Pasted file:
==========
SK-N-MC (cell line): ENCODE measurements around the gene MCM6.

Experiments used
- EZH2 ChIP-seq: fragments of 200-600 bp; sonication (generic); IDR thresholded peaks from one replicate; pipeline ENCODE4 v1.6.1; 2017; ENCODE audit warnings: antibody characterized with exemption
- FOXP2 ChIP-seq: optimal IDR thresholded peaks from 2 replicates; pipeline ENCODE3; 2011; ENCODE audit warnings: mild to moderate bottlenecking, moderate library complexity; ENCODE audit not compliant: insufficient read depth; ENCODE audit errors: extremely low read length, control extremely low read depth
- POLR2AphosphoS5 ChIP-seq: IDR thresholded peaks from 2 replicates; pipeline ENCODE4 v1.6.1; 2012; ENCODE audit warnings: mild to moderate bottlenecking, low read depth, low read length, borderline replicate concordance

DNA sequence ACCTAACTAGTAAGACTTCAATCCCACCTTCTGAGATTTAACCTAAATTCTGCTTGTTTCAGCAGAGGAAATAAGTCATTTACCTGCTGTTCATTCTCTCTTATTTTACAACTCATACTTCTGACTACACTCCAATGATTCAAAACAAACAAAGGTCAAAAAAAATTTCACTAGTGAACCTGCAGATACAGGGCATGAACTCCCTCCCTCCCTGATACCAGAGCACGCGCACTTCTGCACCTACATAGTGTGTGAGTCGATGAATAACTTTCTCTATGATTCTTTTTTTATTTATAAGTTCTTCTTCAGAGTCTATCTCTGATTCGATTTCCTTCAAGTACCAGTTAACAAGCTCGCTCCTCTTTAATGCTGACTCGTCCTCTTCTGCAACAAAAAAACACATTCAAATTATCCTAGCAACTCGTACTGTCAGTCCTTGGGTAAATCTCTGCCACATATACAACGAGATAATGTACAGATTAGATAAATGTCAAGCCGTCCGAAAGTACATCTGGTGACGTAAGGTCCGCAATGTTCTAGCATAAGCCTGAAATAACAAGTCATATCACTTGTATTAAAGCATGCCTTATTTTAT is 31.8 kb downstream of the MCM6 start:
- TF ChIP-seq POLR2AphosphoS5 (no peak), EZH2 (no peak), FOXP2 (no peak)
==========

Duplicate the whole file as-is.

SK-N-MC (cell line): ENCODE measurements around the gene MCM6.

Experiments used
- EZH2 ChIP-seq: fragments of 200-600 bp; sonication (generic); IDR thresholded peaks from one replicate; pipeline ENCODE4 v1.6.1; 2017; ENCODE audit warnings: antibody characterized with exemption
- FOXP2 ChIP-seq: optimal IDR thresholded peaks from 2 replicates; pipeline ENCODE3; 2011; ENCODE audit warnings: mild to moderate bottlenecking, moderate library complexity; ENCODE audit not compliant: insufficient read depth; ENCODE audit errors: extremely low read length, control extremely low read depth
- POLR2AphosphoS5 ChIP-seq: IDR thresholded peaks from 2 replicates; pipeline ENCODE4 v1.6.1; 2012; ENCODE audit warnings: mild to moderate bottlenecking, low read depth, low read length, borderline replicate concordance

DNA sequence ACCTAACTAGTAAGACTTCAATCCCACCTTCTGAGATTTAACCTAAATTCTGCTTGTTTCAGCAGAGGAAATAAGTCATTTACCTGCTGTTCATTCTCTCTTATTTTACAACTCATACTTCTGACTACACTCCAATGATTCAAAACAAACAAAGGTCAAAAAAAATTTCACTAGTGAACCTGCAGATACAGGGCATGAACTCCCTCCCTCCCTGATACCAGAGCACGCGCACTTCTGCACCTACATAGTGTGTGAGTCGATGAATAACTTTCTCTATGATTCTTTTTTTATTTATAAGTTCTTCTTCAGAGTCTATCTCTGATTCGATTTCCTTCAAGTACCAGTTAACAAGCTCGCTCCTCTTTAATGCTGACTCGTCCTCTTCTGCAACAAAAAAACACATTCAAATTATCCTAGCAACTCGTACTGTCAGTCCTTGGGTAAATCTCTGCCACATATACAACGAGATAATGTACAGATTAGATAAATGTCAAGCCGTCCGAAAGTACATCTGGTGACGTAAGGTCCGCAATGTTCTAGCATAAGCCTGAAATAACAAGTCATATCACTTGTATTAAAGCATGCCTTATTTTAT is 31.8 kb downstream of the MCM6 start:
- TF ChIP-seq POLR2AphosphoS5 (no peak), EZH2 (no peak), FOXP2 (no peak)